Regarding Your Postcard If you received a “Vote No” postcard from StandUp TC, don’t believe their lies. Prop 3 is not illegal. It won’t cost city taxpayers thousands of dollars in legal bills or special elections. Prop 3 is about protecting our downtown -- not Munson, NMC or the Commons -- from a future of ugly skyscrapers that will diminish the very character of our downtown...

Vote Yes It has been suggested that a recall or re-election of current city staff and Traverse City Commission would work better than Prop 3. I disagree. A recall campaign is the most divisive, costly type of election possible. Prop 3, when passed, will allow all city residents an opportunity to vote on any proposed development over 60 feet tall at no cost to the taxpayer...

Yes Vote Explained A “yes” vote on Prop 3 will give Traverse City the right to vote on developments over 60 feet high. It doesn’t require votes on every future building, as incorrectly stated by a previous letter writer. If referendums are held during general elections, taxpayers pay nothing...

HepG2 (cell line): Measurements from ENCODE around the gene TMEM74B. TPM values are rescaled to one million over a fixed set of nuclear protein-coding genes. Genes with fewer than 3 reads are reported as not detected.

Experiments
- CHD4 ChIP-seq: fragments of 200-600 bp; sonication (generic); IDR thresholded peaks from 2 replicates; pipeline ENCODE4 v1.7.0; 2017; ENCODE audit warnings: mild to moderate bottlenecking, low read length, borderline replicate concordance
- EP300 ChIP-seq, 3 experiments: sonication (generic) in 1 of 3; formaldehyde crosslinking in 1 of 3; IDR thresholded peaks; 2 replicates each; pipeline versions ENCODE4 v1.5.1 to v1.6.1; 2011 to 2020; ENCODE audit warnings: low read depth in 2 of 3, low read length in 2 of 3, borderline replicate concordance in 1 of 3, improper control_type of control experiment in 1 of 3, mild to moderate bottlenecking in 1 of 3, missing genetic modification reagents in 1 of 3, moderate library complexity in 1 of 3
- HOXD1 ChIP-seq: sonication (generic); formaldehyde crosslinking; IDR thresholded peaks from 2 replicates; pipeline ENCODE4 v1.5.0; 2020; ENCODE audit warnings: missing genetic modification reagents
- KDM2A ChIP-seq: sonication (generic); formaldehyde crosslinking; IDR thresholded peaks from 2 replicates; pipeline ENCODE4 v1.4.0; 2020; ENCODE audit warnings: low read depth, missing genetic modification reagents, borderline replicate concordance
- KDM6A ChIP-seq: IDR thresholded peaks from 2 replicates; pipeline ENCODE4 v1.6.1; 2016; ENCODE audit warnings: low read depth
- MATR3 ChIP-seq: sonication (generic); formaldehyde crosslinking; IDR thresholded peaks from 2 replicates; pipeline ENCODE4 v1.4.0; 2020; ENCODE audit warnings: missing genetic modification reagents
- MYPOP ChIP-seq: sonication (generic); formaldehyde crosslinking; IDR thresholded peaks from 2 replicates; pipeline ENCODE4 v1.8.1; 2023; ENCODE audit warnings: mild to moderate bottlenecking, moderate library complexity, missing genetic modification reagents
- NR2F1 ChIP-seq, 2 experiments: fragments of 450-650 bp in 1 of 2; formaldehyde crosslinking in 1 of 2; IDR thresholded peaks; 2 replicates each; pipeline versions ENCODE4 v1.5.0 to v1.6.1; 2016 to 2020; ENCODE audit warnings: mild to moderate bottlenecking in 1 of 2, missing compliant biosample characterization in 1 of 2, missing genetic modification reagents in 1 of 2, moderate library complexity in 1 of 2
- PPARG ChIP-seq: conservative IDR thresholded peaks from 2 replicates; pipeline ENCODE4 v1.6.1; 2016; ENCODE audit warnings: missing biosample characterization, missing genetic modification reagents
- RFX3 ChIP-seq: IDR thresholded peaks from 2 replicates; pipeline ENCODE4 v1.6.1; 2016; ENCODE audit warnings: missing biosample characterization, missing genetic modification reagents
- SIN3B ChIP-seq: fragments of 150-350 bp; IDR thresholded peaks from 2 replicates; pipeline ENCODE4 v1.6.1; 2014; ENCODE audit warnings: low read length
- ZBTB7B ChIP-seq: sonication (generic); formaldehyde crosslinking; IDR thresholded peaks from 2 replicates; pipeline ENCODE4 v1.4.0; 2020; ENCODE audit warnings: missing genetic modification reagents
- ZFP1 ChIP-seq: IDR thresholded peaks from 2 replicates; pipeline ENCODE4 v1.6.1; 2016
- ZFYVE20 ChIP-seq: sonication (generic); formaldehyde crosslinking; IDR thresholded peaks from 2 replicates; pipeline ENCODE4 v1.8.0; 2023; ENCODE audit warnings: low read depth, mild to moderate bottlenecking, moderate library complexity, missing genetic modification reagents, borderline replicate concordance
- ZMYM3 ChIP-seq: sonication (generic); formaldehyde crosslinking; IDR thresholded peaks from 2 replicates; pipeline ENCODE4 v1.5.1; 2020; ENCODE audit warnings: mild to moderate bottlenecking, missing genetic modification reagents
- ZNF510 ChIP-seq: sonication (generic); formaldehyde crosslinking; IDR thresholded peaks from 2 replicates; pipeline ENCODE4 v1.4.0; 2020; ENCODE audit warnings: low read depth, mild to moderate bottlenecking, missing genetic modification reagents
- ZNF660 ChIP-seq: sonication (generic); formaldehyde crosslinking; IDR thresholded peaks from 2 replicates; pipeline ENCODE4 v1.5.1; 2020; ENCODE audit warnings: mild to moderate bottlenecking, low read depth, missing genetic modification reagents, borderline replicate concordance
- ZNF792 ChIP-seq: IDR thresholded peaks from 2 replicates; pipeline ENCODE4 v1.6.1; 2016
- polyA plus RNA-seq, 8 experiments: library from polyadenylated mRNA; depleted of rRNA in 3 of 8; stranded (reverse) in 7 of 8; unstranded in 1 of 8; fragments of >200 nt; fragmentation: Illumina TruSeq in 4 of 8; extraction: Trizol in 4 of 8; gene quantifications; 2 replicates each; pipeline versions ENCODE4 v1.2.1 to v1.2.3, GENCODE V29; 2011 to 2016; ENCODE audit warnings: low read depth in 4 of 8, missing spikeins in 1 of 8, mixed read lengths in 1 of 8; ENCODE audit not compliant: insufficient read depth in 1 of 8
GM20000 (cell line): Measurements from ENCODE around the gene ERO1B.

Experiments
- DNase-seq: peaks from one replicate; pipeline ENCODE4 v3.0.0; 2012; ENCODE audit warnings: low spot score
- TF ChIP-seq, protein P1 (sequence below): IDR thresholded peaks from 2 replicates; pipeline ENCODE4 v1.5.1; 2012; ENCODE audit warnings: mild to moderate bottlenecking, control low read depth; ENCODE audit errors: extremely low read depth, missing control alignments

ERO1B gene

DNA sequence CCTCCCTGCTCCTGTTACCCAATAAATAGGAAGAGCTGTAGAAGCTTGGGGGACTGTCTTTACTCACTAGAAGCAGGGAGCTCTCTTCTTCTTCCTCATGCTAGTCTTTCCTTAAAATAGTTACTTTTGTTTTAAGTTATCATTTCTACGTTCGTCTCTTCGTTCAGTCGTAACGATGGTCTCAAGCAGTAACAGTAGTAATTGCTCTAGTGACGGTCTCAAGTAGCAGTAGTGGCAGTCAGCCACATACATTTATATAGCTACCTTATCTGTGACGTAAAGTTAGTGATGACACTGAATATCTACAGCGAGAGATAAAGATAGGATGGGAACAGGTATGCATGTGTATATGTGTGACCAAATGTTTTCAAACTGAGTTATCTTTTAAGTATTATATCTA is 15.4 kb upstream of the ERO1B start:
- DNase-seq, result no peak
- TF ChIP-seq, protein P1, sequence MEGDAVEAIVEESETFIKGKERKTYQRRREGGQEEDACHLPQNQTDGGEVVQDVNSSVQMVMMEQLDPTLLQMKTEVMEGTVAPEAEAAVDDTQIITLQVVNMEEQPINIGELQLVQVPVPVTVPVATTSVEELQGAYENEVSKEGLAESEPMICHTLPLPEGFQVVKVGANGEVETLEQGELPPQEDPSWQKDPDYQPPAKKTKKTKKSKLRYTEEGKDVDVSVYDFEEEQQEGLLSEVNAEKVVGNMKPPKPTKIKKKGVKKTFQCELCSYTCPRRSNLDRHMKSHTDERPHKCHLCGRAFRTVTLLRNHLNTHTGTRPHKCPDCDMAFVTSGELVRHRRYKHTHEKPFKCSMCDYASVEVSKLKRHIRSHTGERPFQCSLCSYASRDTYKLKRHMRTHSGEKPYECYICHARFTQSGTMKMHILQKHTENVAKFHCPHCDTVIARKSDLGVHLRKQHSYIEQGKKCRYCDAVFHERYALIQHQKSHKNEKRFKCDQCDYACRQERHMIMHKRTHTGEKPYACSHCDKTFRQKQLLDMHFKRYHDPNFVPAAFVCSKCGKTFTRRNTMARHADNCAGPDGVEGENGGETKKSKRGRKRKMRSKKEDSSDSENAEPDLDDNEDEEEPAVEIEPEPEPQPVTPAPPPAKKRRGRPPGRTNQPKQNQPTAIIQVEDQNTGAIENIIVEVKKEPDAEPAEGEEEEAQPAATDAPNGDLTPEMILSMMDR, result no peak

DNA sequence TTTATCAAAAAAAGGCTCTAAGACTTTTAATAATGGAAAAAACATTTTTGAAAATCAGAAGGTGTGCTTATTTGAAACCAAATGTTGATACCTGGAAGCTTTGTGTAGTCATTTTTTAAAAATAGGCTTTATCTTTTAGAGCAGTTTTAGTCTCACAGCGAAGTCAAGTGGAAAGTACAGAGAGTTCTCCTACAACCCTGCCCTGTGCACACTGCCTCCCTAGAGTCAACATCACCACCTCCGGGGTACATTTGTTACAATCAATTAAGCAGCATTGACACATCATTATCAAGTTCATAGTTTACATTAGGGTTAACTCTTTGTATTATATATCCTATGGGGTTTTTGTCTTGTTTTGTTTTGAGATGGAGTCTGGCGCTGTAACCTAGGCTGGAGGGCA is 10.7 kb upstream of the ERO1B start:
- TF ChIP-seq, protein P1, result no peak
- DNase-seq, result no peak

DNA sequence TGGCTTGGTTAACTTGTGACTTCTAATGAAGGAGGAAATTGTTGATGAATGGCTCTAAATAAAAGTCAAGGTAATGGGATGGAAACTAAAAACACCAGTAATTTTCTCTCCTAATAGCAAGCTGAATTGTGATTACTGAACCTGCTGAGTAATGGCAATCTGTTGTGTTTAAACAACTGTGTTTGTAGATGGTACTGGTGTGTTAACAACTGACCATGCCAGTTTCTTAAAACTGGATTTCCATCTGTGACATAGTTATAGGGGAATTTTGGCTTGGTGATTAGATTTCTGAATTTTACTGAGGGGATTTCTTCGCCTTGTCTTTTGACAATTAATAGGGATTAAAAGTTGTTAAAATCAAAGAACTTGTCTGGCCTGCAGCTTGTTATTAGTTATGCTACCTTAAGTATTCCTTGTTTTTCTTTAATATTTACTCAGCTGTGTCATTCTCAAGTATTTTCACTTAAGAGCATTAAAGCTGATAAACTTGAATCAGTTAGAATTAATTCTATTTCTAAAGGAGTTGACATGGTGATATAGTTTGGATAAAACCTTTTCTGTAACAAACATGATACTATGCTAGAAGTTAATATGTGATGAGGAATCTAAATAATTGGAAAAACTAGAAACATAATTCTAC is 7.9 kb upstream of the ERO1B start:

Beware Trump When the country you love have have served for 33 years is threatened, you have an obligation and a duty to speak out. Now is the time for all Americans to speak out against a possible Donald Trump presidency. During the past year Trump has been exposed as a pathological liar, a demagogue and a person who is totally unfit to assume the presidency of our already great country...

Picture Worth 1,000 Words Nobody disagrees with the need for affordable housing or that a certain level of density is dollar smart for TC. The issue is the proposed solution. If you haven’t already seen the architect’s rendition for the site, please Google “Pine Street Development Traverse City”...